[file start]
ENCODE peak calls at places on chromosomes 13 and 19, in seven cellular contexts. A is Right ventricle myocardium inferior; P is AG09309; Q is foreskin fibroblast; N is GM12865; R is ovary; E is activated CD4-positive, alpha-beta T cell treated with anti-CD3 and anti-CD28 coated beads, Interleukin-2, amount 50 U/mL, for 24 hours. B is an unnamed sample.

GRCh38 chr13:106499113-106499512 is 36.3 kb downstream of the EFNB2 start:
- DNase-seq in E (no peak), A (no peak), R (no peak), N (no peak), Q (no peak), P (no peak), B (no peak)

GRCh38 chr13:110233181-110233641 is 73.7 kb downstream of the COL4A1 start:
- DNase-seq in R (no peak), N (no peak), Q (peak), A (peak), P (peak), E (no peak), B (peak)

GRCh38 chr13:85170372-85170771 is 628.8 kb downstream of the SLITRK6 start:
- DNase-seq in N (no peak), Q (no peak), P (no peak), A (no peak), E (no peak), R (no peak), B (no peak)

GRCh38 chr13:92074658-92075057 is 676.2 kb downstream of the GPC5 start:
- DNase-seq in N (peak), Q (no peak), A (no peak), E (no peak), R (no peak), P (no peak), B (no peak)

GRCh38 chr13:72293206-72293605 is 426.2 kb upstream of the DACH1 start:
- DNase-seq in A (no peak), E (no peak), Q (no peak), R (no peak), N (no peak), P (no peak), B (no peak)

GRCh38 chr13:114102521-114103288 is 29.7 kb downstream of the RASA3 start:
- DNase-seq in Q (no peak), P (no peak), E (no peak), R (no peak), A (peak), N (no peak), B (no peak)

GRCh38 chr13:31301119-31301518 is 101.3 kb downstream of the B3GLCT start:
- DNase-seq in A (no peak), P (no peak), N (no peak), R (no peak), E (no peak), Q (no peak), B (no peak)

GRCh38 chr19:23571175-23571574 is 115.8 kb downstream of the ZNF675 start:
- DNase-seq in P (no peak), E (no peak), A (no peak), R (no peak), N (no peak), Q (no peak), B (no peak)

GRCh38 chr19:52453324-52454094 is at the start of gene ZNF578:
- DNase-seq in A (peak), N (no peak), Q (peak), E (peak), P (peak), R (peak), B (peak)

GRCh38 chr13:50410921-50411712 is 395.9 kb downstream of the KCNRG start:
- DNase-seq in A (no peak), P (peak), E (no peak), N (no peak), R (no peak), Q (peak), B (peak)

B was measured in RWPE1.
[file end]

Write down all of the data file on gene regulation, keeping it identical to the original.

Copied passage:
ENCODE peak calls at places on chromosomes 13 and 19, in seven cellular contexts. A is Right ventricle myocardium inferior; P is AG09309; Q is foreskin fibroblast; N is GM12865; R is ovary; E is activated CD4-positive, alpha-beta T cell treated with anti-CD3 and anti-CD28 coated beads, Interleukin-2, amount 50 U/mL, for 24 hours. B is an unnamed sample.

GRCh38 chr13:106499113-106499512 is 36.3 kb downstream of the EFNB2 start:
- DNase-seq in E (no peak), A (no peak), R (no peak), N (no peak), Q (no peak), P (no peak), B (no peak)

GRCh38 chr13:110233181-110233641 is 73.7 kb downstream of the COL4A1 start:
- DNase-seq in R (no peak), N (no peak), Q (peak), A (peak), P (peak), E (no peak), B (peak)

GRCh38 chr13:85170372-85170771 is 628.8 kb downstream of the SLITRK6 start:
- DNase-seq in N (no peak), Q (no peak), P (no peak), A (no peak), E (no peak), R (no peak), B (no peak)

GRCh38 chr13:92074658-92075057 is 676.2 kb downstream of the GPC5 start:
- DNase-seq in N (peak), Q (no peak), A (no peak), E (no peak), R (no peak), P (no peak), B (no peak)

GRCh38 chr13:72293206-72293605 is 426.2 kb upstream of the DACH1 start:
- DNase-seq in A (no peak), E (no peak), Q (no peak), R (no peak), N (no peak), P (no peak), B (no peak)

GRCh38 chr13:114102521-114103288 is 29.7 kb downstream of the RASA3 start:
- DNase-seq in Q (no peak), P (no peak), E (no peak), R (no peak), A (peak), N (no peak), B (no peak)

GRCh38 chr13:31301119-31301518 is 101.3 kb downstream of the B3GLCT start:
- DNase-seq in A (no peak), P (no peak), N (no peak), R (no peak), E (no peak), Q (no peak), B (no peak)

GRCh38 chr19:23571175-23571574 is 115.8 kb downstream of the ZNF675 start:
- DNase-seq in P (no peak), E (no peak), A (no peak), R (no peak), N (no peak), Q (no peak), B (no peak)

GRCh38 chr19:52453324-52454094 is at the start of gene ZNF578:
- DNase-seq in A (peak), N (no peak), Q (peak), E (peak), P (peak), R (peak), B (peak)

GRCh38 chr13:50410921-50411712 is 395.9 kb downstream of the KCNRG start:
- DNase-seq in A (no peak), P (peak), E (no peak), N (no peak), R (no peak), Q (peak), B (peak)

B was measured in RWPE1.